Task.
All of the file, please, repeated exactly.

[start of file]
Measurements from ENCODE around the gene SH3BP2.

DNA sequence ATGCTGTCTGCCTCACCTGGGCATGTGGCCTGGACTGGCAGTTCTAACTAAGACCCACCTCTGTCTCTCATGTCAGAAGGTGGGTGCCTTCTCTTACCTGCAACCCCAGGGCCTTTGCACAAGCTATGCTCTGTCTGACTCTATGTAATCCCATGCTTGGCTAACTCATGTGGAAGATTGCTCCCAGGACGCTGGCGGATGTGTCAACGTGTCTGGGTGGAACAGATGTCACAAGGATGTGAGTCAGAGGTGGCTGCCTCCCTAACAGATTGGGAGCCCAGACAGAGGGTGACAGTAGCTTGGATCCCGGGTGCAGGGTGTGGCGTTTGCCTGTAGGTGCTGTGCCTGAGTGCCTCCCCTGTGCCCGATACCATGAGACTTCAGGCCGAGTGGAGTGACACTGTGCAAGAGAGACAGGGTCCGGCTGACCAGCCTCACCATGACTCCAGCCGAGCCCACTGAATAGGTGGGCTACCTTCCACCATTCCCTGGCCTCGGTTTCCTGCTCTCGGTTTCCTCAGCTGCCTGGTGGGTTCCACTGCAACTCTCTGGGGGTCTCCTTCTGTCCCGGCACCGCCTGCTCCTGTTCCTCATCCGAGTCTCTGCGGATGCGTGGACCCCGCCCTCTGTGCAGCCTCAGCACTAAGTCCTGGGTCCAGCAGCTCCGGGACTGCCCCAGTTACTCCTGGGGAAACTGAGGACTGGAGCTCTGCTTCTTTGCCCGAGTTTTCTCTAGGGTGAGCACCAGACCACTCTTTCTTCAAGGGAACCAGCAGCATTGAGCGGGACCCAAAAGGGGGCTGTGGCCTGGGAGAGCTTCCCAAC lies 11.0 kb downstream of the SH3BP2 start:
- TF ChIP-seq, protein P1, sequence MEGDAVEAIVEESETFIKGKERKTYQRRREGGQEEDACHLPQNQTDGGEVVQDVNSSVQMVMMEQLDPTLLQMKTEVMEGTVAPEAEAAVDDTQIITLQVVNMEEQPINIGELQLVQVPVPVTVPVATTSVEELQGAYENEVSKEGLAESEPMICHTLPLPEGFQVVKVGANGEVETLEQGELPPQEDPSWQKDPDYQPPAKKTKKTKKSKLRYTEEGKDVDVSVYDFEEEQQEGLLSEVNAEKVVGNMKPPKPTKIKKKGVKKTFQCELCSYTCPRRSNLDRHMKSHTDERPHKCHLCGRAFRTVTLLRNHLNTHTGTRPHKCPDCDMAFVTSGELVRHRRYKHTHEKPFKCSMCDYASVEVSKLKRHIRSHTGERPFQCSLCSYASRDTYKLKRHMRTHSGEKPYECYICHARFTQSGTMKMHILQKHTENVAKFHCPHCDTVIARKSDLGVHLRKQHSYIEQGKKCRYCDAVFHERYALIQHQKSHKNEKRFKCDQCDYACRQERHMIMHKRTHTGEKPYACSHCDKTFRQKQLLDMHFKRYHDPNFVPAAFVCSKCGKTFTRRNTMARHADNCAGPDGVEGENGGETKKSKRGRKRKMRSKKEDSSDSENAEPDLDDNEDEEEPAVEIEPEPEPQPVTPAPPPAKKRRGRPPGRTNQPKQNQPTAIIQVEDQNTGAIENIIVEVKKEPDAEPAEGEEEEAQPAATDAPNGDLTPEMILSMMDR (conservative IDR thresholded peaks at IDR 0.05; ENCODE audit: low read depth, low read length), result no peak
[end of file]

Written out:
Measurements from ENCODE around the gene SH3BP2.

DNA sequence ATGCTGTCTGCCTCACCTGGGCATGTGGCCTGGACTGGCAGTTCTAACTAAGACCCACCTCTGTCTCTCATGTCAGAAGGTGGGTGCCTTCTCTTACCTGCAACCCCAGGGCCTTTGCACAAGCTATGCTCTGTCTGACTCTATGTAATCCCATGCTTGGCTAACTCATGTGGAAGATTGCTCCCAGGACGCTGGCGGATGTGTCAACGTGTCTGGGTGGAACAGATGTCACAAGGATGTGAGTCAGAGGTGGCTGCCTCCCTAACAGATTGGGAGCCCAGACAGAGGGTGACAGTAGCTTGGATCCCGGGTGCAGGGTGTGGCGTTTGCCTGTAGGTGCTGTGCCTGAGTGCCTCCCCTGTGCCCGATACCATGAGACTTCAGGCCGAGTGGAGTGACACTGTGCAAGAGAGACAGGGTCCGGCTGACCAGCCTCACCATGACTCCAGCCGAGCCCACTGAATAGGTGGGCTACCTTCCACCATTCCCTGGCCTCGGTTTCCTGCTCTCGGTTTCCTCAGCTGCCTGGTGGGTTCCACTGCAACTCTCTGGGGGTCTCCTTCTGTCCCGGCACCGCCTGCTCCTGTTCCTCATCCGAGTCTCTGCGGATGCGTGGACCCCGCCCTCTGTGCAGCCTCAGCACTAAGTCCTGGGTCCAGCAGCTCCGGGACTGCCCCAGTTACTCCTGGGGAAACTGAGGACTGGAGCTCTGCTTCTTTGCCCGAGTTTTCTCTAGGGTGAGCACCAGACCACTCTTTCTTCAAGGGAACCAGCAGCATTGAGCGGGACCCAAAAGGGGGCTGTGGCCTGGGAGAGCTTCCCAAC lies 11.0 kb downstream of the SH3BP2 start:
- TF ChIP-seq, protein P1, sequence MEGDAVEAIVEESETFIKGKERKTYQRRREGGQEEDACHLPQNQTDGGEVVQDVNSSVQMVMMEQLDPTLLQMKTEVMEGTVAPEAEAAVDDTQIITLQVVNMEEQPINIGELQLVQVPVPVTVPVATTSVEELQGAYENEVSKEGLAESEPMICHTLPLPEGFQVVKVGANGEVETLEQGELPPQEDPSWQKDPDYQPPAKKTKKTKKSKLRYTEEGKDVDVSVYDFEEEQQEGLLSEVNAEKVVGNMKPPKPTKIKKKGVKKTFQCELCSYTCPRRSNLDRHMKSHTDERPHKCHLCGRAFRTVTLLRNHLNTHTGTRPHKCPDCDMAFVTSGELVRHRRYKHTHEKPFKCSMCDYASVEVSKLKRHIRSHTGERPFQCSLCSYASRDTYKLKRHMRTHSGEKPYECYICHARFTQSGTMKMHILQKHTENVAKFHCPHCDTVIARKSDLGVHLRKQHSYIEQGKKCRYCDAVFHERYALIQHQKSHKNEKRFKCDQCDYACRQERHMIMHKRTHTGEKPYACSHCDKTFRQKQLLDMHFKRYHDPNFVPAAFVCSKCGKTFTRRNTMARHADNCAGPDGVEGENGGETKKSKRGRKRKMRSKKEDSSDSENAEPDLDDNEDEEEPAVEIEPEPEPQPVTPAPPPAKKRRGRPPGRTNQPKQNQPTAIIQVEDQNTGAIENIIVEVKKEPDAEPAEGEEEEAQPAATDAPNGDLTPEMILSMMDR (conservative IDR thresholded peaks at IDR 0.05; ENCODE audit: low read depth, low read length), result no peak